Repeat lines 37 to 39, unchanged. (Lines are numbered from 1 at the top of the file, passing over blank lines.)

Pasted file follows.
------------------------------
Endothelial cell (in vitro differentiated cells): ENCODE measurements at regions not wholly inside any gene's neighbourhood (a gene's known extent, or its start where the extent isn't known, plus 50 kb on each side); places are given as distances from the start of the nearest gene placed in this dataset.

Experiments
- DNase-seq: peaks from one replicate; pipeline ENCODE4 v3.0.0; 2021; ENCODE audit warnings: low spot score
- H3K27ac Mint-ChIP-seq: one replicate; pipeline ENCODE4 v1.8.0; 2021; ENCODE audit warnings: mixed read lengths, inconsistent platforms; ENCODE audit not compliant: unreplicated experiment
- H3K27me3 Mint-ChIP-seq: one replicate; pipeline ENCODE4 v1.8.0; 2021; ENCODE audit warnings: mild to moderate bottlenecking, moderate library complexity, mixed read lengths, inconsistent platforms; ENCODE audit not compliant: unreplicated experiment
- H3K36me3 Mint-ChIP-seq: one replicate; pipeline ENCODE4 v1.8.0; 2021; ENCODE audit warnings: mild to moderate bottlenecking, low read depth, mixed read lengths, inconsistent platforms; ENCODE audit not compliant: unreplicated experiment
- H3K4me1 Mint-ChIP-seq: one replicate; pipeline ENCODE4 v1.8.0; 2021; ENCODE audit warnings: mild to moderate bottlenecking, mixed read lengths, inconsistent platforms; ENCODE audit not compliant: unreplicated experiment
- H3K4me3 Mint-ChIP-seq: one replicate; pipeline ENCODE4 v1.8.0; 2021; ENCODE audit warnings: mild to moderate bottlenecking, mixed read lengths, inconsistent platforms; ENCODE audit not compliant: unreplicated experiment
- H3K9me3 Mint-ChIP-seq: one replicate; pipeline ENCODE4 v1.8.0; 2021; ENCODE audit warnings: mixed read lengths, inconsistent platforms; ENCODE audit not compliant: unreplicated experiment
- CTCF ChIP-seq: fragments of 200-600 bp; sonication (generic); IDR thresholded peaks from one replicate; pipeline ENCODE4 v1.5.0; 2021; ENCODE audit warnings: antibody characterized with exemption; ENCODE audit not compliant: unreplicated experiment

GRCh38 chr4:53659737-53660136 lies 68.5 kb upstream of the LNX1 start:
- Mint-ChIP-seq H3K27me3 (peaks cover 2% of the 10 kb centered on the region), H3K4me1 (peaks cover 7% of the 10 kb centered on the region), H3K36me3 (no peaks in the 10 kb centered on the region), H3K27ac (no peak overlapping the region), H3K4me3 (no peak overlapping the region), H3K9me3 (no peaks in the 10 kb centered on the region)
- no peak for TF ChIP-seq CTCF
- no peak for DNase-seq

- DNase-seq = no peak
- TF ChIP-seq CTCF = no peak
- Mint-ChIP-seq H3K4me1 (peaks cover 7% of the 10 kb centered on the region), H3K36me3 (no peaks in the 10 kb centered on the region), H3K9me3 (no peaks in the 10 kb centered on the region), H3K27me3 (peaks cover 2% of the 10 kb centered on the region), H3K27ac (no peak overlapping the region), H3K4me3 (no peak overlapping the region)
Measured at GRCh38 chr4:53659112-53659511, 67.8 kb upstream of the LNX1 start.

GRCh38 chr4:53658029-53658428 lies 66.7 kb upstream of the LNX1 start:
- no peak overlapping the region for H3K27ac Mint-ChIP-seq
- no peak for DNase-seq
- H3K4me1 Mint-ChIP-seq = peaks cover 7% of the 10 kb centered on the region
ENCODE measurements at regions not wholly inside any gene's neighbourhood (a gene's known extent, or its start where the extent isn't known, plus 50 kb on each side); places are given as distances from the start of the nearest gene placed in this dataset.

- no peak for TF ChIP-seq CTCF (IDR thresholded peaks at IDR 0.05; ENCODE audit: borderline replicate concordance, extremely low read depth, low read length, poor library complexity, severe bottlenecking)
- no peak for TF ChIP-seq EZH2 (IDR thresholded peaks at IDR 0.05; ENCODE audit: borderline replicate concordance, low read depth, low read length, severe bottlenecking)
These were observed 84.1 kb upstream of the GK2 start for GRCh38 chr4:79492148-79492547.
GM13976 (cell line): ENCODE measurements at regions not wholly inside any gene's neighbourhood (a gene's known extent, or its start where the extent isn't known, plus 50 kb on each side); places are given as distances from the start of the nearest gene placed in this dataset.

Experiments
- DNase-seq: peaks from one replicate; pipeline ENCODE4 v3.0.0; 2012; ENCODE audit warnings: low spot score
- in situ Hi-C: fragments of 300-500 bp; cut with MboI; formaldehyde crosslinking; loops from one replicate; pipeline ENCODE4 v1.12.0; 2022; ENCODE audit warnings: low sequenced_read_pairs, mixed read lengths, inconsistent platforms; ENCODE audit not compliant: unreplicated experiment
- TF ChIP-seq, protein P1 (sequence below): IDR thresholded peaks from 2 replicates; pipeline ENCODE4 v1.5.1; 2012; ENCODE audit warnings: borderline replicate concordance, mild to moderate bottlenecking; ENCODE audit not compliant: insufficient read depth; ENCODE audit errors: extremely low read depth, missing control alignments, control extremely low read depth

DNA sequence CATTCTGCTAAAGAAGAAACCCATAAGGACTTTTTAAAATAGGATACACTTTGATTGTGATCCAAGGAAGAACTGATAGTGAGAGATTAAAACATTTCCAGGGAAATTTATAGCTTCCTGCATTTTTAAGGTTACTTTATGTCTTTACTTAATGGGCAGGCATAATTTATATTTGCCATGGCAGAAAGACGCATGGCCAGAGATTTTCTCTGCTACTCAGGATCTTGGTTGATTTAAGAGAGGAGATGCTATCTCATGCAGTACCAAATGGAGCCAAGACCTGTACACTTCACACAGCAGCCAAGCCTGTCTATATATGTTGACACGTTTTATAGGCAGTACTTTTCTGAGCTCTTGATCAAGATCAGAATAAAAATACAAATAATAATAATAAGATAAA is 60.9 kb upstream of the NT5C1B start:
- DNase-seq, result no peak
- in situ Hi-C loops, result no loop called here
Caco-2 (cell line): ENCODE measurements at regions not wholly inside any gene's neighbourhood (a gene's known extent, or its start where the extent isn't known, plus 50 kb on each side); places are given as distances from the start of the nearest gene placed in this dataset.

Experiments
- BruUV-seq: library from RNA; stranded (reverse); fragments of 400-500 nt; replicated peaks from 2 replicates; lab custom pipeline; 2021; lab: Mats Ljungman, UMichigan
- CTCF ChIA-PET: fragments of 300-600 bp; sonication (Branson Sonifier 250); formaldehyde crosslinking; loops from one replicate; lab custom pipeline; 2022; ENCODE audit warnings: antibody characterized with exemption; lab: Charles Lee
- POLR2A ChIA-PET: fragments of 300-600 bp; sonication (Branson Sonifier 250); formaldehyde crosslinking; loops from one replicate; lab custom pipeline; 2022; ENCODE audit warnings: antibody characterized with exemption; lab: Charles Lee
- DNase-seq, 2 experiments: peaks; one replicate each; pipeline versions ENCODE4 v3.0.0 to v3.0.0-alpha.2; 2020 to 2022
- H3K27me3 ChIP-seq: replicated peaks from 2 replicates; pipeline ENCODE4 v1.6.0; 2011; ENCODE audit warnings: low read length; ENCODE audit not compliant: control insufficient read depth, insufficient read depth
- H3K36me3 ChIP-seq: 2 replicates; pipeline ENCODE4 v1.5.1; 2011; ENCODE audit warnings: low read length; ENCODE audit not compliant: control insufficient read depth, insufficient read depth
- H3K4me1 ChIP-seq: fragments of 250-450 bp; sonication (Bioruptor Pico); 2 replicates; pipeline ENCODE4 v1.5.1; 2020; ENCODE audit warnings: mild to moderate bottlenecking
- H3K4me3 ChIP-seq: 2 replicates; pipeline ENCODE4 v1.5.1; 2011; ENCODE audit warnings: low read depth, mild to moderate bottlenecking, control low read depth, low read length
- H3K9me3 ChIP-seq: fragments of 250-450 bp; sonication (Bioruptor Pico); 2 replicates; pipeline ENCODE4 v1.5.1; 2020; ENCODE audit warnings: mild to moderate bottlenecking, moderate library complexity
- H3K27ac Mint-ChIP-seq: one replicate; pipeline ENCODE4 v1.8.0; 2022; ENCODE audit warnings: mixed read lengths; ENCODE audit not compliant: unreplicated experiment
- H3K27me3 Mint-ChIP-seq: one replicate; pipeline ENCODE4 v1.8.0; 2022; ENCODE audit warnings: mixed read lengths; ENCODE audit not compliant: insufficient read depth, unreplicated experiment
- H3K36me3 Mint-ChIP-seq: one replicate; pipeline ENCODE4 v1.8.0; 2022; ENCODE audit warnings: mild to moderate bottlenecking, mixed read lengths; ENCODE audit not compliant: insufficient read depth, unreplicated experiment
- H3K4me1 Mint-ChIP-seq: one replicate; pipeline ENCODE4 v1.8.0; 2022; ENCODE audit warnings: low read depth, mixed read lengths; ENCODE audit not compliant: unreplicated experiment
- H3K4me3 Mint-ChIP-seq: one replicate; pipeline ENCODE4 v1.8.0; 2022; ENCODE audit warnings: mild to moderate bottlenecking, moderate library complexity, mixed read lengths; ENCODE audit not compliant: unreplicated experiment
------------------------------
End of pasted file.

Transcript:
- BruUV-seq: library from RNA; stranded (reverse); fragments of 400-500 nt; replicated peaks from 2 replicates; lab custom pipeline; 2021; lab: Mats Ljungman, UMichigan
- CTCF ChIA-PET: fragments of 300-600 bp; sonication (Branson Sonifier 250); formaldehyde crosslinking; loops from one replicate; lab custom pipeline; 2022; ENCODE audit warnings: antibody characterized with exemption; lab: Charles Lee
- POLR2A ChIA-PET: fragments of 300-600 bp; sonication (Branson Sonifier 250); formaldehyde crosslinking; loops from one replicate; lab custom pipeline; 2022; ENCODE audit warnings: antibody characterized with exemption; lab: Charles Lee